In areas with cleaner grids, in this example I’ve used the Tasmanian grid (even though it is still connected to the NEM) – is a grid-tied PV system still relevant?
The graph above shows that although the proportion of savings is much less in a low-carbon grid, a grid-tied PV system still has a lower life-cycle CO2e impact compared to an off-grid system. In areas with cleaner grids, the embodied energy impact of the building becomes proportionately more important than the operational energy as shown in the graph below.
Best Practice Design
How about a house that is designed by someone who knows what sustainability is about? Let say they designed using low-embodied energy materials and didn’t install any air-conditioners – how would such a house compare? The low-impact or ‘best practice’ design building assumes that the occupants are more sustainably conscious and try to reduce electricity demand as much as possible in the choice of appliances they will use and are more likely to build with low embodied impact materials such mud brick. A detailed list of specifications in the ‘best practice’ house are listed below while still assuming Australian averages for water and refrigeration energy use. Based on these specifications, the off-grid ‘best practice’ home will need 4kW of PV and 48kWh of battery storage assuming 10% of the energy demand to be provided by a diesel generator.
|Best Practice||Structure – mud brick|
Cooking – Wood
HWS – biomass
HVAC – ceiling fans+wood pellet heater
Lighting – LED
Refrigeration – AU average
Water – AU average
PV – 4kW
Off-grid Backup – 48kWh battery storage + diesel generator
The graphs below show the global warming impact of a ‘best practice’ home on an Australian average grid the embodied and operation energy breakdown and the carbon impacts on a low-carbon grid. Even though the overall life-cycle carbon impacts of the building has dropped significantly due to the ‘best practice’ design, the results still indicate that being grid-connected is better for the environment in both grid situations.
In areas with carbon intensive grids such as Australia, it is important to help ‘clean up’ the grid by staying grid-connected with our PV systems. This is due to the fact that all the excess potential energy from off-grid PV panels is ‘wasted’ instead of captured to be used elsewhere. An off-grid setup will usually have a PV system that is large enough to meet most of the energy demand of the household throughout the year. This means that the system will be sized to produce enough power in winter but in summer when there is more daylight, the extra electricity generated by the system will be wasted.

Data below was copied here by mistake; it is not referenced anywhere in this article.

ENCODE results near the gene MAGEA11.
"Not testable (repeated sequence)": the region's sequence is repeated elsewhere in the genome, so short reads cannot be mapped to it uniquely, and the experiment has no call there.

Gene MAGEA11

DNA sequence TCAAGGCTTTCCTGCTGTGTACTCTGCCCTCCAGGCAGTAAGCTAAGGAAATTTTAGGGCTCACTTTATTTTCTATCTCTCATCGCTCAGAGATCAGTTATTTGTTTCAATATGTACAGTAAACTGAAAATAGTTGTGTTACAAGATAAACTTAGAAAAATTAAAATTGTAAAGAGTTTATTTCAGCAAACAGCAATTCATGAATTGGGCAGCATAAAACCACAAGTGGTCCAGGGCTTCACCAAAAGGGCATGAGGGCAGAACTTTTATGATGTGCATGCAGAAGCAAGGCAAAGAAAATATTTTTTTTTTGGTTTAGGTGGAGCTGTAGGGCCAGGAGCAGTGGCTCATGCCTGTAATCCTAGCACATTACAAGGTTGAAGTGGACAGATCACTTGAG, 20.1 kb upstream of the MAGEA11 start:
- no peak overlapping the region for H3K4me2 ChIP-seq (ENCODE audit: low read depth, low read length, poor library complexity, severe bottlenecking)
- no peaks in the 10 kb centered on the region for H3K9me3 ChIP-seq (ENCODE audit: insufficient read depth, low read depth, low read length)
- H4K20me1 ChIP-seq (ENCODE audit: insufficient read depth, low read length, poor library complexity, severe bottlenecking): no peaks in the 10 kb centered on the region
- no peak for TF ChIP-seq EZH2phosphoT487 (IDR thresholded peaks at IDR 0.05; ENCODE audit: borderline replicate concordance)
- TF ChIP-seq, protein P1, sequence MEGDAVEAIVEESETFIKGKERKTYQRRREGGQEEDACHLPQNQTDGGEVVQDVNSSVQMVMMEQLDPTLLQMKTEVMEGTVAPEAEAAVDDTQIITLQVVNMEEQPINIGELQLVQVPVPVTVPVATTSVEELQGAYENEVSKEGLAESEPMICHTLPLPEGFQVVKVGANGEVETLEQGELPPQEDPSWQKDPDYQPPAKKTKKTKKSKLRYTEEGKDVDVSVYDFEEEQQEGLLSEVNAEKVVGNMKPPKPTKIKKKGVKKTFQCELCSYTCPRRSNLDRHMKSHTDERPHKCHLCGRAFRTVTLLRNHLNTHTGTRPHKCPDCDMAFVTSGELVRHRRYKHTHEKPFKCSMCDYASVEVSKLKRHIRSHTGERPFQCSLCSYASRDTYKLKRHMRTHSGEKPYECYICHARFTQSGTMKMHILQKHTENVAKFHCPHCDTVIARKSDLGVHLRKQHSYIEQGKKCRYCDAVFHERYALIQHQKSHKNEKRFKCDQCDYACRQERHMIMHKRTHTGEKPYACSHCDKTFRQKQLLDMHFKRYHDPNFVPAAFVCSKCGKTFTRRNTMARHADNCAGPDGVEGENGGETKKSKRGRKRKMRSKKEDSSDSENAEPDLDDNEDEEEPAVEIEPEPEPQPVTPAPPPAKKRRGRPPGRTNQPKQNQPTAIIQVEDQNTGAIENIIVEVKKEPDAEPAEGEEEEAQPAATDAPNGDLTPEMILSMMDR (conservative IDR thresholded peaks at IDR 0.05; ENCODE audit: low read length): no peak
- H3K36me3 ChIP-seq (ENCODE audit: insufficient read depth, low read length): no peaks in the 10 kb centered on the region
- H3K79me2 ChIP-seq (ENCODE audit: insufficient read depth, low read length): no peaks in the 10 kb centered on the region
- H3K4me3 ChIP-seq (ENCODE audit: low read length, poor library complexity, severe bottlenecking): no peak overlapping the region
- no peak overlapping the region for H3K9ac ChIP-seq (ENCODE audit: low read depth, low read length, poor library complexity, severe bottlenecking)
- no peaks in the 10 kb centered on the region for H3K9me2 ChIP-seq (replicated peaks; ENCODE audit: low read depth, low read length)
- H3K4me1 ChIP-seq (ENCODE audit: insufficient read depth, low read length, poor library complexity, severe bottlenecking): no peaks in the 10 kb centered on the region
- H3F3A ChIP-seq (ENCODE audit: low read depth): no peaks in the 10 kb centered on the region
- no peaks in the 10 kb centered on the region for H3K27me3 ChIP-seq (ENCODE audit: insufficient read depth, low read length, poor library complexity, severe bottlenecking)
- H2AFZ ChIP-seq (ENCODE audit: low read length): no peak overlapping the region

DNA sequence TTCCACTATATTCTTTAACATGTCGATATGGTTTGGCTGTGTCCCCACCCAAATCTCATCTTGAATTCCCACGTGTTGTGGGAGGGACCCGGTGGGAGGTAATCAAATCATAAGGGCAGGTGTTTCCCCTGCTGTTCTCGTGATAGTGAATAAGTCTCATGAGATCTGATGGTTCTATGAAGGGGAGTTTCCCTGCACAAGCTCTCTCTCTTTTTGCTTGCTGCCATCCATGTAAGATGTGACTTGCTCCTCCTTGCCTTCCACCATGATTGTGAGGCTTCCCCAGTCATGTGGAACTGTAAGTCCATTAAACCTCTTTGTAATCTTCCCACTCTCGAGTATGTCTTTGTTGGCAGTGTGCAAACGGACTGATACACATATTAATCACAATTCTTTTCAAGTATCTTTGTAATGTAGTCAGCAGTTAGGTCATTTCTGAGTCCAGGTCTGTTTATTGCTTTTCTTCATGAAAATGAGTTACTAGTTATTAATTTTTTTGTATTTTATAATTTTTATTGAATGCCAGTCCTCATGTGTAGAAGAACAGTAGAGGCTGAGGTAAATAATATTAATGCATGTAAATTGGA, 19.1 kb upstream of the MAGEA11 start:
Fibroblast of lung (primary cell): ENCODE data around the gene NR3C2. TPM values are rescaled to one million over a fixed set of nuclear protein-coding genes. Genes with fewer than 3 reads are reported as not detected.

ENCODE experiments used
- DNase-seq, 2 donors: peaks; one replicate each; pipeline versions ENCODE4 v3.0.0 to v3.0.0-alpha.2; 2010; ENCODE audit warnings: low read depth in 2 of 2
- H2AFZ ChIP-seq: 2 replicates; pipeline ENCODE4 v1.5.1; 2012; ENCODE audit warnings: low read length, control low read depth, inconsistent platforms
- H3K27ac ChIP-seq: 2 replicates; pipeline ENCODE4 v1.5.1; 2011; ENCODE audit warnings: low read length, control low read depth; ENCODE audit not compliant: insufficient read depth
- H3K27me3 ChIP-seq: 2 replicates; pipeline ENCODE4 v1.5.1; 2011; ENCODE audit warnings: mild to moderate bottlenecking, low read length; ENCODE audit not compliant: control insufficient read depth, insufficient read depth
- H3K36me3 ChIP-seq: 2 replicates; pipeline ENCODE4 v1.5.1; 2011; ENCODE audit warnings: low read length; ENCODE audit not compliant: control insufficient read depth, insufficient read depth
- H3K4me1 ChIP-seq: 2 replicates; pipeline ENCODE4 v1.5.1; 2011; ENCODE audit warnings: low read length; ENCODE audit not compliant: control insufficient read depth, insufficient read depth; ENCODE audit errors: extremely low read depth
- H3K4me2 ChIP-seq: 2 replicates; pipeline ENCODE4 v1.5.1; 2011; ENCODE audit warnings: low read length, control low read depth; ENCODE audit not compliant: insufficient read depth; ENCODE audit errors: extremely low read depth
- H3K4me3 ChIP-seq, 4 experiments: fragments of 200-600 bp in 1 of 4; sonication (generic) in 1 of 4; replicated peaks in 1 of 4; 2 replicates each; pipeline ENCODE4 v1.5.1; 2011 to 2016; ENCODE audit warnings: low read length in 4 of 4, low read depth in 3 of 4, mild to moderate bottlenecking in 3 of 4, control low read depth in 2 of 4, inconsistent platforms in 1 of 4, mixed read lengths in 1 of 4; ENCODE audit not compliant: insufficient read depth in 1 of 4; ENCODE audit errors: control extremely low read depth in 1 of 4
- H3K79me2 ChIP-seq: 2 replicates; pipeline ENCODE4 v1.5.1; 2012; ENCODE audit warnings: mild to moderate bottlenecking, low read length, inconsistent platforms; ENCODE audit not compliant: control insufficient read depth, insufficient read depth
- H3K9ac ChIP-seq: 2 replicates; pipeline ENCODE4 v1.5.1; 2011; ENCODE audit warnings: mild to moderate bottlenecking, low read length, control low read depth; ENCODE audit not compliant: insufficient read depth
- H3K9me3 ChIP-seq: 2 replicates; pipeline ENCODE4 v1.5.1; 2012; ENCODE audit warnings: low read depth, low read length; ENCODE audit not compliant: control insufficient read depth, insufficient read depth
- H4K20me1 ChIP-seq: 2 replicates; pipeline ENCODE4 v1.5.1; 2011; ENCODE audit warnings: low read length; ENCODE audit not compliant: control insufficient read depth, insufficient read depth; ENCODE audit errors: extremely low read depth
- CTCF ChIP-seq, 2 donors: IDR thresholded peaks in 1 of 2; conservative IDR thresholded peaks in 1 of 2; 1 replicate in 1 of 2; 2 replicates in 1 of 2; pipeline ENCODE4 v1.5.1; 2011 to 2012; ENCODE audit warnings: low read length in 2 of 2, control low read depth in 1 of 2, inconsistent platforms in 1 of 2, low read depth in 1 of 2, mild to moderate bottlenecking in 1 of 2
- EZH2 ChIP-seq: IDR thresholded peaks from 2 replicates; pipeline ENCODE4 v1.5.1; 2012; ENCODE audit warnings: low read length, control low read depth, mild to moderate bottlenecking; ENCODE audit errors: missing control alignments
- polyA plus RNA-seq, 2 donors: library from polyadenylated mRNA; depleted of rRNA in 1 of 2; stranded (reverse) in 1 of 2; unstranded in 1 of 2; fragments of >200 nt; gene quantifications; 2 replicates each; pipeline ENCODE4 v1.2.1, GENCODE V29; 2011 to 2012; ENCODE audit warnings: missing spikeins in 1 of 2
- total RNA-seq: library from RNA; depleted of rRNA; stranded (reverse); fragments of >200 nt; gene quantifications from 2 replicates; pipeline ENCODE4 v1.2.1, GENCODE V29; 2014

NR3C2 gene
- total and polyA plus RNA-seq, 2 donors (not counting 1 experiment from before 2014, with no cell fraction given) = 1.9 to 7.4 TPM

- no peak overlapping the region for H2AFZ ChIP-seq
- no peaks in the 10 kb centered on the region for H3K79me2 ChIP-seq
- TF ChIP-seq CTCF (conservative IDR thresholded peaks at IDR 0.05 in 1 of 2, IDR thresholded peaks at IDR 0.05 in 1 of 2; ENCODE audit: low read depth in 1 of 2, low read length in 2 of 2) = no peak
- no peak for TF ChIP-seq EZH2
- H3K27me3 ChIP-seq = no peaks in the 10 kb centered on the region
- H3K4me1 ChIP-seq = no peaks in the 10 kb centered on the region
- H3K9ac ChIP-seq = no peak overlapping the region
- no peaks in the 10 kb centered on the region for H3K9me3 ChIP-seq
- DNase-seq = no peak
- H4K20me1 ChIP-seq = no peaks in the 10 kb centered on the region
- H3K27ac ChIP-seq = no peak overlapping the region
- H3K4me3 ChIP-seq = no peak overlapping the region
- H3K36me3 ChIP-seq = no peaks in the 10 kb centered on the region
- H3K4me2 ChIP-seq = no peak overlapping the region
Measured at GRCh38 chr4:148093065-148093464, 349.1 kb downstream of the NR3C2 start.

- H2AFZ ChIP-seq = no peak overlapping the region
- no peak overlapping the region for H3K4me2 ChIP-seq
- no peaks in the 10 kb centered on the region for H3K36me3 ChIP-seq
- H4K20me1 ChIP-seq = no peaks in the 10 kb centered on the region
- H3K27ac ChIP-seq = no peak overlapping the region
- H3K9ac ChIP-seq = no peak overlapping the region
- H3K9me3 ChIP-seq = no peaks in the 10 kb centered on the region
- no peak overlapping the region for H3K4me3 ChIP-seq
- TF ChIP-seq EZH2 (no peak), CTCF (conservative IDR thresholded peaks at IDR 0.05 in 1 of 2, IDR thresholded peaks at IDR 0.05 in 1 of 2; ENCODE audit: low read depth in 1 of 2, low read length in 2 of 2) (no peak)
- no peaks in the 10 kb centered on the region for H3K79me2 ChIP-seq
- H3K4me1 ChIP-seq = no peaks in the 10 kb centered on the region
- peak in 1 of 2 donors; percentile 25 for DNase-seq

A grid-tied system on the other hand is able to take advantage of an existing energy network and maximise the energy generation potential of their PV systems as any excess energy is fed back into the grid to be utilised elsewhere. This means that the embodied energy of the building can also be offset when the building produces more renewable energy than it consumes throughout its life.
A cleaner grid also means that other homes, offices and industries such as water desalination plants and manufacturers that use this cleaner electricity will be less carbon intensive. We all benefit from the knock-on effects of staying grid-connected.
For areas where the grid is already ‘clean’, the operational energy impacts become less significant from a carbon perspective but you’re still better to have grid-tied PV. Staying connected in a green-grid also helps avoid the additional embodied impacts from an oversized PV & battery storage system.
Bear in mind that there are other resources and technologies that haven’t been modelled here which may provide better solutions by taking the best of both systems. For example, hybrid systems combine the advantages of grid connection with battery storage to help moderate grid loads. To provide an efficient solution to large scale energy distribution, ‘Smart Grid’ systems that monitor and control the grid’s energy distribution and production is the way to go. Combine smart grids with hybrid solar systems and the economics and efficiency of renewable energy distribution and supply grid will be greatly improved. Nevertheless, the underlying message still points to the fact that staying grid-tied is the key in order to stay most sustainably relevant today and in the future.